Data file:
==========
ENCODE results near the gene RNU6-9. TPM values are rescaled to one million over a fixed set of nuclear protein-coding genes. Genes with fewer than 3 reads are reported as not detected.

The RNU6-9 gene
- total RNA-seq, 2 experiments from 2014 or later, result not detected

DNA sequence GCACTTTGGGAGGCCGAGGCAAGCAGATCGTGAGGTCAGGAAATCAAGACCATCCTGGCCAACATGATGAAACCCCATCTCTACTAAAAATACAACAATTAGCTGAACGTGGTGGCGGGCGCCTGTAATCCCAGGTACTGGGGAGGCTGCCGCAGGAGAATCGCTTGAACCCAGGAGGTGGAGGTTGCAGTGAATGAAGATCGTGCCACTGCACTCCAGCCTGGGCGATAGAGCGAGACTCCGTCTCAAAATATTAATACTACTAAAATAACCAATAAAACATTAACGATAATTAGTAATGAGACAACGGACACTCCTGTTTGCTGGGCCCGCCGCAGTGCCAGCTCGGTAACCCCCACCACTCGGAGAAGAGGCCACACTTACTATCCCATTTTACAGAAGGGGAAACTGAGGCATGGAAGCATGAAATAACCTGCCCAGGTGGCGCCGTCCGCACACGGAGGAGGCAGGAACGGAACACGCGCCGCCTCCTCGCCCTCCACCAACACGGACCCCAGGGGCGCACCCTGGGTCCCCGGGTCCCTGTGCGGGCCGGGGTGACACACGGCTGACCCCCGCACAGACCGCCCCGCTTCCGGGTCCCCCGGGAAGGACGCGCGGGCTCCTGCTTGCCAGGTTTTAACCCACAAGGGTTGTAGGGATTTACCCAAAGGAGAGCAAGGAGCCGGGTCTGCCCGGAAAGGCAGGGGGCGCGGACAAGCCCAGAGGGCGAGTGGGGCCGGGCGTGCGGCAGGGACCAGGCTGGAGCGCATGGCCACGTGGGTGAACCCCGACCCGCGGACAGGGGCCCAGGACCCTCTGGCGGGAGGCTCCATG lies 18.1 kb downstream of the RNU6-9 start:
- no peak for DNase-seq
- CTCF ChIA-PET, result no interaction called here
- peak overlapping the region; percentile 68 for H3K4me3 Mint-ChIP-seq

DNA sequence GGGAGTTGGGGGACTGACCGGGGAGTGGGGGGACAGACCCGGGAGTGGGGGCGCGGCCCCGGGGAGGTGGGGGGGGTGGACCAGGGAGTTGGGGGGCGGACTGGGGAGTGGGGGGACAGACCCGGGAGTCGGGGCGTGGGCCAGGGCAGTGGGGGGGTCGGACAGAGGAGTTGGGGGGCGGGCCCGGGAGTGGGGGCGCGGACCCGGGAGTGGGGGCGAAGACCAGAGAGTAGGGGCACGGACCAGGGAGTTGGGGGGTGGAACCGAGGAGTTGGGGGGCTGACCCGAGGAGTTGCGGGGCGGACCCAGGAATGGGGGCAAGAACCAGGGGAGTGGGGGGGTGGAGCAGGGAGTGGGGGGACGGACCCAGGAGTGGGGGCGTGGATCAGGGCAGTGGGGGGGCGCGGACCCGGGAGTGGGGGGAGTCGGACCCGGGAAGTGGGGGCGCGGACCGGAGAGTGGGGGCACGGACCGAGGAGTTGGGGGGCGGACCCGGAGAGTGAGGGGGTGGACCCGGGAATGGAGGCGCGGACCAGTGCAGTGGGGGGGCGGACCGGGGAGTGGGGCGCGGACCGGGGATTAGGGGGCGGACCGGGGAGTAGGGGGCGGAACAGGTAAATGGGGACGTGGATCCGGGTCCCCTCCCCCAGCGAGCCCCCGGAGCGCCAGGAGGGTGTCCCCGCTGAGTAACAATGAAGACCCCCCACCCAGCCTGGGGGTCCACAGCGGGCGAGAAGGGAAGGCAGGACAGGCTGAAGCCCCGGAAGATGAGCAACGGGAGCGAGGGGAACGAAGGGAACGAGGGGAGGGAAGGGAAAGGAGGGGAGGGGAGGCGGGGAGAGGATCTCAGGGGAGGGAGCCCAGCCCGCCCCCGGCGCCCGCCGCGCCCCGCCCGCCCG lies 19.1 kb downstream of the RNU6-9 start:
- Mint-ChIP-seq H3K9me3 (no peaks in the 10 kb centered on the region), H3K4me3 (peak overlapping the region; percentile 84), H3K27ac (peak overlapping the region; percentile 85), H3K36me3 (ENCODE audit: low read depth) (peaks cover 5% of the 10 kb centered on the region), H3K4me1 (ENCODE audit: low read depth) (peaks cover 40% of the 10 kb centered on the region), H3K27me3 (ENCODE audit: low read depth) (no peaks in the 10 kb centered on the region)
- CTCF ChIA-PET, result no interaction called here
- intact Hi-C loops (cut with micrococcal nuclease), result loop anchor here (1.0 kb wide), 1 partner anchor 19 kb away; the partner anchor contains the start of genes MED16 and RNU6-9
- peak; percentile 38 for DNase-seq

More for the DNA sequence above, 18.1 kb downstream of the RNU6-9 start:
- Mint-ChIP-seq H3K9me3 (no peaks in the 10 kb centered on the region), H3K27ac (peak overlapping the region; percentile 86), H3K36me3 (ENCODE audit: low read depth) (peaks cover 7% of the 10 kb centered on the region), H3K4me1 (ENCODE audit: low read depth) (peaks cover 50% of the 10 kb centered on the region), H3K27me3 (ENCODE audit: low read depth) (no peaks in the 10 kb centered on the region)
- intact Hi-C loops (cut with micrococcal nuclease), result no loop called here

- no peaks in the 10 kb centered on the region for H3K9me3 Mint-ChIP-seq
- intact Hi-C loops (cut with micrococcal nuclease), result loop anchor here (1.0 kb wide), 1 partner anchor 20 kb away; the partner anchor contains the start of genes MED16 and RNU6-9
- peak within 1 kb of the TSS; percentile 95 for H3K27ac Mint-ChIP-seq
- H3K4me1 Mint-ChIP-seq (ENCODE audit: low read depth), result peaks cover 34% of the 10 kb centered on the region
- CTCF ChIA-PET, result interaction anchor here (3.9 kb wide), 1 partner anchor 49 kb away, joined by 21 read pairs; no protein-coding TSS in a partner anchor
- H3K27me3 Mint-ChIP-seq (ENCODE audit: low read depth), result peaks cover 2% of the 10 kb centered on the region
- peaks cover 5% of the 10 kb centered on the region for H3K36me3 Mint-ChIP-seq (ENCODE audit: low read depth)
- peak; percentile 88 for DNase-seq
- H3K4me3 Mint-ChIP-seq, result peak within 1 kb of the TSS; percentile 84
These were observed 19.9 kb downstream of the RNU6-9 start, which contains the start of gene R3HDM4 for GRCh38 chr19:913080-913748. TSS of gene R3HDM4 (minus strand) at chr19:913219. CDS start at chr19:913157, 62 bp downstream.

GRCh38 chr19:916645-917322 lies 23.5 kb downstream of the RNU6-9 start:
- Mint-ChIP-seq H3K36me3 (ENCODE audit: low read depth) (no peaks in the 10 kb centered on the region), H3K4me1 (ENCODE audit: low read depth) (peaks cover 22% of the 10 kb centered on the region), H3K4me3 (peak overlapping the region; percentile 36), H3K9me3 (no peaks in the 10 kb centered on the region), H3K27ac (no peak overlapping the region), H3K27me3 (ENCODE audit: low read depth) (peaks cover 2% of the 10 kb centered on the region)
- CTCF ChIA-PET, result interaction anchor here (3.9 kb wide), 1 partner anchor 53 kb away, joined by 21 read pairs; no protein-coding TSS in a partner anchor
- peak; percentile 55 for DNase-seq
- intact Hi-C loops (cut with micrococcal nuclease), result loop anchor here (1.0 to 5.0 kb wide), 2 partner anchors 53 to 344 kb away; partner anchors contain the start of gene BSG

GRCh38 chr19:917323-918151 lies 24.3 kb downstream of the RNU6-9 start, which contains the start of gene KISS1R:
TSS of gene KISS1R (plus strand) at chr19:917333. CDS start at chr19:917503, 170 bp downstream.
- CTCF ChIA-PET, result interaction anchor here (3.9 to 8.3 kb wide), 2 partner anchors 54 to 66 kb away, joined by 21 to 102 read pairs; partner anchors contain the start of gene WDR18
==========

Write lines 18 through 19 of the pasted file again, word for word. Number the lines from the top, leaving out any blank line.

- peak within 1 kb of the TSS; percentile 95 for H3K27ac Mint-ChIP-seq
- H3K4me1 Mint-ChIP-seq (ENCODE audit: low read depth), result peaks cover 34% of the 10 kb centered on the region